This is the emission line object AzV 366 or Lin 437 (Azzopardi & Vigneau 1982; Lindsay 1961). The OGLE light curve shows periodic variability (Fig. 16a). M02 reported a periodicity of 44 $\pm$ 3 days. The spectrum shows prominent H$\alpha$ and H$\beta$ emission lines and the spectral type is B1 Ib-IIe. The H$\alpha$ equivalent width is -46.2 Å. Only one frequency is found in our analysis, 0.02249 $\pm$ 0.00006 c/d, which is also observed in the OGLE-III dataset, confirming the M02 report. Aperiodic activity is also visible in some epochs (see outliers in Fig. 16a). The Fourier periodograms are shown in Fig. 16b.

Table 5: 2MASS J magnitude and colors (in mag) for the stars of this paper. The J-H color expected for the spectral type, according to Koornneef (1983) and Winkler (1997, for B-type stars), is also shown, along with the estimated color excess.

3.3.17 OGLE01045299-7159188 (SMC3-21)

This is the emission line star AzV 364, also named MA93 1492 (Azzopardi & Vigneau 1982; Meyssonnier & Azzopardi 1993). The OGLE light curve shows a periodic variability of 44 $\pm$ 3 days (Fig. 17a, M02). Our spectrum shows weak H$\alpha$ emission and H$\beta$ partly filled by emission. The H$\alpha$ line has an equivalent width of -12 Å. We derived a spectral type of B2 IIIe. We found four significant frequencies (Table 3), but only F1, those found by M02, survives the stability test. The Fourier periodograms are shown in Fig. 17b.

3.4 Infrared photometry and color excess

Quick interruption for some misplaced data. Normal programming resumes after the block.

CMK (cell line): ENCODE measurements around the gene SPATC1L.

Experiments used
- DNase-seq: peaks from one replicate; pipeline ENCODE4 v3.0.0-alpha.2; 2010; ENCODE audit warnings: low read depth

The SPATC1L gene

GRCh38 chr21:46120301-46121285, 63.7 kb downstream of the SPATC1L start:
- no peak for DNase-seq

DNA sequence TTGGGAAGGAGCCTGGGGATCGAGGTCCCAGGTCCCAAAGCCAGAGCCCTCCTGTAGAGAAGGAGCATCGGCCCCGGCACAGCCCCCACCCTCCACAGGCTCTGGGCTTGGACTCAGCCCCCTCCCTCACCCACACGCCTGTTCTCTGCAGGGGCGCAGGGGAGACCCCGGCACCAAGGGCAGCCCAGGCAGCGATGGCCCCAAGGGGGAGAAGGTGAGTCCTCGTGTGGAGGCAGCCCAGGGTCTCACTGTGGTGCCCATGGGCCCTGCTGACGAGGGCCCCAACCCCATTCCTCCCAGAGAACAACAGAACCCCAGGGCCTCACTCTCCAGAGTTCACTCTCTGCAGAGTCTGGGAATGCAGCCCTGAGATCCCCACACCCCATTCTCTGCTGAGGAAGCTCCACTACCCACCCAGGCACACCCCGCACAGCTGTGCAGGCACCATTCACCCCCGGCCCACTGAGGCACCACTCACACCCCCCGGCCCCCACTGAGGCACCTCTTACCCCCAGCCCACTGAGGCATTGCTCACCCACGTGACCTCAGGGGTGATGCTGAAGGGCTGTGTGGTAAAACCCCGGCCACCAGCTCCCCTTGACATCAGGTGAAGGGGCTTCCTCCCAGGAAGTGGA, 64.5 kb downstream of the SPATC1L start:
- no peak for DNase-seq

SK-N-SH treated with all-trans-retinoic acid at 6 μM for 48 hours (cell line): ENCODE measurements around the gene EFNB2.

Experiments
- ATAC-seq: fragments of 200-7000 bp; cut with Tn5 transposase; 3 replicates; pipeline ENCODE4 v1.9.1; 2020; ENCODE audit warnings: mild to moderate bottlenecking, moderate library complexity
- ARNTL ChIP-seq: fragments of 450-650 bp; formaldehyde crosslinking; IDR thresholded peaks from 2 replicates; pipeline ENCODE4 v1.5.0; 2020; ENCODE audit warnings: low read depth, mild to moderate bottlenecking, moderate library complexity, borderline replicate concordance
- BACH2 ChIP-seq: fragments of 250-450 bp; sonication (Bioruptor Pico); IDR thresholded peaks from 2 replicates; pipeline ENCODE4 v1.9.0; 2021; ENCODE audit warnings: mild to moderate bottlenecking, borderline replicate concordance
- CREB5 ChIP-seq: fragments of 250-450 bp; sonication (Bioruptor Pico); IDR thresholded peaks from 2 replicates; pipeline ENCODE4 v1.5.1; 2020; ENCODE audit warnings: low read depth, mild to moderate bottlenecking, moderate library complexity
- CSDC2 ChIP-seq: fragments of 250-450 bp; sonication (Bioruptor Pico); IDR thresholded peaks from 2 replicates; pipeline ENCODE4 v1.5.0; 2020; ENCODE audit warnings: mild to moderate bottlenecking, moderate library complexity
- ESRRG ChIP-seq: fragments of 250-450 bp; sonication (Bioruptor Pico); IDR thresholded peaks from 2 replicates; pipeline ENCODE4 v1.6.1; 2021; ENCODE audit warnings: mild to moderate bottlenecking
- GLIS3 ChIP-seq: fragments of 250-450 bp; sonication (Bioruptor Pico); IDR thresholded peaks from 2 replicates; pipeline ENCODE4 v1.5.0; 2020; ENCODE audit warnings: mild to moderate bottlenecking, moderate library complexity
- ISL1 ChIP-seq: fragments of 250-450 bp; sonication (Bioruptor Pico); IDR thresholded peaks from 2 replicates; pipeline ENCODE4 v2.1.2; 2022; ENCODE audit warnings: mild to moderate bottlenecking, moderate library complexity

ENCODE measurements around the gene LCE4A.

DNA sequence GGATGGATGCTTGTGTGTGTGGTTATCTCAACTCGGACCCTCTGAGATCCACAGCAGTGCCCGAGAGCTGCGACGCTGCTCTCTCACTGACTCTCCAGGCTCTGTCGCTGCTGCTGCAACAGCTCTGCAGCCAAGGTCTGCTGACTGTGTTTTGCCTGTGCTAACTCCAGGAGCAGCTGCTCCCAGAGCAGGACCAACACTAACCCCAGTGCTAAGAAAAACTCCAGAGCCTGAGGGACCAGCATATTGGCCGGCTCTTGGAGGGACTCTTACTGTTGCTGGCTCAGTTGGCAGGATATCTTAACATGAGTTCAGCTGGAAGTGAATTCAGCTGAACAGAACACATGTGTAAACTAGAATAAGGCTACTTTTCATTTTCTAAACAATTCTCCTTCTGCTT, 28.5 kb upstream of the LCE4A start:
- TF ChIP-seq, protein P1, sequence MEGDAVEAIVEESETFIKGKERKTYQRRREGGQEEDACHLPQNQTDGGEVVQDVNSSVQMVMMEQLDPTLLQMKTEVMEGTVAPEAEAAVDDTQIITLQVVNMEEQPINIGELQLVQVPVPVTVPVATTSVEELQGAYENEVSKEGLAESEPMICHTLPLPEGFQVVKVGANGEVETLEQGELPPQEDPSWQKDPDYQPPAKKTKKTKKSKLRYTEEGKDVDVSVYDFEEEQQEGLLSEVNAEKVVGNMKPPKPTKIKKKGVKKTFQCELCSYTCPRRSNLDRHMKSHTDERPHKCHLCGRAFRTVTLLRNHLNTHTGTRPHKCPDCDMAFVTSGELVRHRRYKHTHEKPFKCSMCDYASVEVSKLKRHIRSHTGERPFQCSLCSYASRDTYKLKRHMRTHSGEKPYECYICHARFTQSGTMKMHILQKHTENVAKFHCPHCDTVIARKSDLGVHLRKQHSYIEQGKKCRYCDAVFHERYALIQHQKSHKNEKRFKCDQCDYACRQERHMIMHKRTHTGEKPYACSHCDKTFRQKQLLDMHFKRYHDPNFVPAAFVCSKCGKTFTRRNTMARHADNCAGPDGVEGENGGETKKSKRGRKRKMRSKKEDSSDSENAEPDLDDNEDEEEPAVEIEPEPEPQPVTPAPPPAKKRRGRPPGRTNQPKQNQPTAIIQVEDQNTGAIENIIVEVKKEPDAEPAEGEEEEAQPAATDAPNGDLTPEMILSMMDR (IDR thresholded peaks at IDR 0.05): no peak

In this section we present and discuss the infrared photometry extracted from the 2MASS catalogue using the VizieR on-line query form (Ochsenbein et al. 2000). We estimated the total J-H color excess using the expected colors for the spectral types and luminosity classes given in Sect. 3.1. The results are shown in Table 5. We did not attempt to determine absolute magnitudes from 2MASS photometry, since the large amount of infrared free-free and free-bound emission for stars with gaseous envelopes is hard to estimate with our data.

In Fig. 18 we show the color-color diagram for all objects, along with the position for classical Be stars and the main sequence and supergiant galactic tracks. We observe that the stars showing multiple periods and those with transient periodicities lie close to the main sequence and supergiant tracks, whereas those with single stable periods and the eclipsing and ellipsoidal binaries show much more reddening in general. The star SMC3-5 (those with the largest error bar in the H-K color in Fig. 18) has a flag in the 2MASS catalogue indicating photometric confusion probably by a nearby companion, therefore its infrared photometry should be taken with caution.

\par\includegraphics[width=8.1cm,clip]{5361fig18.eps} \end{figure} Figure 18: The color-color diagram for the stars studied in this paper. The objects showing transient periods are indicated by open circles, those with single stable periods by filled circles, those with multiple periods by open squares, and the ellipsoidal and eclipsing binaries are indicated by asterisks. The colors for galactic main sequence and supergiant O9-G0 stars are also shown by the upper and bottom lines, respectively (Koornneef 1983). The dashed oval indicates the region occupied by the classical Be stars of Dougherty et al. (1994). The arrow shows the reddening vector for RV = 3.3 and a visual extinction of 2.5 mag.